It’s time, once again, to break out that American flag sweatshirt and beer koozie to watch the world’s best athletes duke it out.
After spending upwards of $50 billion, the Russian government has made the 2014 Winter Olympic Games in Sochi the most expensive Olympics to date, topping China’s bill for the Summer Olympics in 2008 and obliterating Vancouver’s $9 billion price tag in 2010, according to Businessweek. Needless to say, this year’s games promise to be an international spectacle.
“Sochi could end up being one of the most-watched Winter Olympics in recent history,” said writer Richard Deitsch in Sports Illustrated.
The predicted spike in viewers, however, might be the result of something other than potential Olympic frontrunners Mikaela Shiffrin and Shaun White. The anti-homosexual stigma of Russian radicals has many fearful of repercussions against more liberal athletes, family members, coaches and those attending the games.
In fact, the controversial decisions to host the Games in Russia and Brazil have the world questioning the security of athletes and spectators alike. Along with reservations about the Russian Winter Olympics, critics feel uncertain about the current social unrest in Brazil, the host country for the 2014 World Cup and 2016 Summer Olympic Games.
So, why have the International Olympic Committee and the Fédération Internationale de Football Association elected to hold their sporting events in socially unstable venues? The answer lies in who ultimately benefits from these decisions.
The decision to hold the games in Russia and eventually Brazil don’t benefit the players or viewers. In fact, many LGBT-supportive athletes who would have gone to the 2014 Winter Olympics have since started a boycott. It was even announced that President Barack Obama and First Lady Michelle Obama would not be among the United States’ delegation to the opening ceremony. Instead, the U.S. delegation will include openly gay tennis star Billie Jean King, sending a strong message of opposition to Russia’s anti-gay sentiment.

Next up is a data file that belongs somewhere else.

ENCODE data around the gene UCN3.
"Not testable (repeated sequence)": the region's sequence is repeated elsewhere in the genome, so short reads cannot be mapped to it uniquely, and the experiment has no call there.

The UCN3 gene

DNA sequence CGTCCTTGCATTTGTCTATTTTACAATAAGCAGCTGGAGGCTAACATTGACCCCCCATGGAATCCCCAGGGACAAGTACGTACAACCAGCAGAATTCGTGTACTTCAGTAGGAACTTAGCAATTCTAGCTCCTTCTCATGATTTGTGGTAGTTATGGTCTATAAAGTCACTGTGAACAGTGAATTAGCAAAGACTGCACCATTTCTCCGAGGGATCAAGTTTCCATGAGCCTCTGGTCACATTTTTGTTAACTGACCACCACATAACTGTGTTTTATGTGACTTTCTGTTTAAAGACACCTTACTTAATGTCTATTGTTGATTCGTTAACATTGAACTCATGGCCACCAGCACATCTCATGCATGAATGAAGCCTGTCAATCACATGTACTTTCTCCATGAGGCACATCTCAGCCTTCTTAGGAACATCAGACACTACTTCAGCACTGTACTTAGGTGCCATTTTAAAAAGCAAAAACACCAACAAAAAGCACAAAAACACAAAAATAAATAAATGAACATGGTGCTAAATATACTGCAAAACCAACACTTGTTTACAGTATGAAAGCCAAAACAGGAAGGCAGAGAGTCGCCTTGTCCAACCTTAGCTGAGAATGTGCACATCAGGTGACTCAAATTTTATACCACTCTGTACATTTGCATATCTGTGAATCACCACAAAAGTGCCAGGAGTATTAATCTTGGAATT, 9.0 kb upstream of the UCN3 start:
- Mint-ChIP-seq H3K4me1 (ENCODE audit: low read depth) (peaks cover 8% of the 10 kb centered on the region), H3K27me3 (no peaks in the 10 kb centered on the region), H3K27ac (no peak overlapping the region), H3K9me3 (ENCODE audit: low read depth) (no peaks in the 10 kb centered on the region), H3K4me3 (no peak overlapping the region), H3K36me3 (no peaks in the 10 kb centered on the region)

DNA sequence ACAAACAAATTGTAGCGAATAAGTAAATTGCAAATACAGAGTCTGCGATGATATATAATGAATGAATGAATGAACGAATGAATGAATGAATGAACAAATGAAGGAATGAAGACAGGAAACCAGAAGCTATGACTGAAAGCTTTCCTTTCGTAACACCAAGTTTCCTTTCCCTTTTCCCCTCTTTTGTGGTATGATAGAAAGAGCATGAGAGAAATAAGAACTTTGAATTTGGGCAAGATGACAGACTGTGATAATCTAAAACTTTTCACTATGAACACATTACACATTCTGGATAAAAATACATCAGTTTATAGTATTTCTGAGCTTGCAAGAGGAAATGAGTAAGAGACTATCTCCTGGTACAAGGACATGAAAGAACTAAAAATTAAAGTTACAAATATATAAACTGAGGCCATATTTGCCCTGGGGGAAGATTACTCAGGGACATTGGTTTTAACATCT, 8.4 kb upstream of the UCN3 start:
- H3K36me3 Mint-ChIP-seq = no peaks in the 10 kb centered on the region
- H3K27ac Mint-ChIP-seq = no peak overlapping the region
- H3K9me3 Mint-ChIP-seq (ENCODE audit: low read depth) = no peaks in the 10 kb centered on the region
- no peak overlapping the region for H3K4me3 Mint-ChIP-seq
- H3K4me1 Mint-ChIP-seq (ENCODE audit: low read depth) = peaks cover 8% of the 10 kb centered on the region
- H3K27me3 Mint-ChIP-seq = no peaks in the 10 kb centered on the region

The fanfare of the Olympic Games and the World Cup also disrupts the lives of many local Russian and Brazilian citizens. With thousands displaced by stadium construction in 12 of Brazil’s largest cities, riots have sprung up across the nation. Similarly, construction around Sochi has left several hundred displaced including those from a nearby mountain village called Akhshtyr that has been left without a sustainable water supply or public transportation for the past five years, according to The Nation.
The governments of host nations, however, reap many rewards. Politicians in favor of hosting the Olympics believe it produces long-term increases in tourism. Furthermore, the Olympic monuments and stadiums are left for the governments to profit from later, according to CBS News.
And the real win for the host countries is the chance to be the center of the world’s attention, and to leverage that exposure to benefit the countries’ images. For instance, the 2008 Summer Olympic Games in Beijing successfully advertised China as a global economic powerhouse. This could be the Brazilian government’s chance to boost its global standing.
This is not to say that reporters and networks want U.S. citizens to be placed in jeopardy, but they certainly would benefit the most from it happening. In fact, Russia’s homophobic laws existed long before the country’s bid for the Winter Olympics back in 2007, but networks only began reporting about it in the United States after the Olympic, five-ringed magnifying glass was lifted up to scrutinize the country for possible news stories.
NBC Sports has had broadcasting rights of the Olympic Games since 1988 and aims to provide an internationally neutral spectacle, but NBC News promises in depth coverage of anything that happens.
“NBC News will be there in full force with all of its journalists and all of its shows to cover news items. We’ve been doing this on an ongoing basis, whether it’s related to security, or as you’ve already seen, as it relates to the LGBT situation that is in Russia,” NBC Sports Group Chairman Mark Lazarus said in a statement.
No one can say that the major corporations that run these events are in cahoots with country leaders in a symbiotic moneymaking relationship. The decisions to hold these events in unstable places, however, benefit the games’ largest affiliates, while disregarding the safety of the players and fans.
Drew Klopfer is a sophomore majoring in critical studies and narrative studies.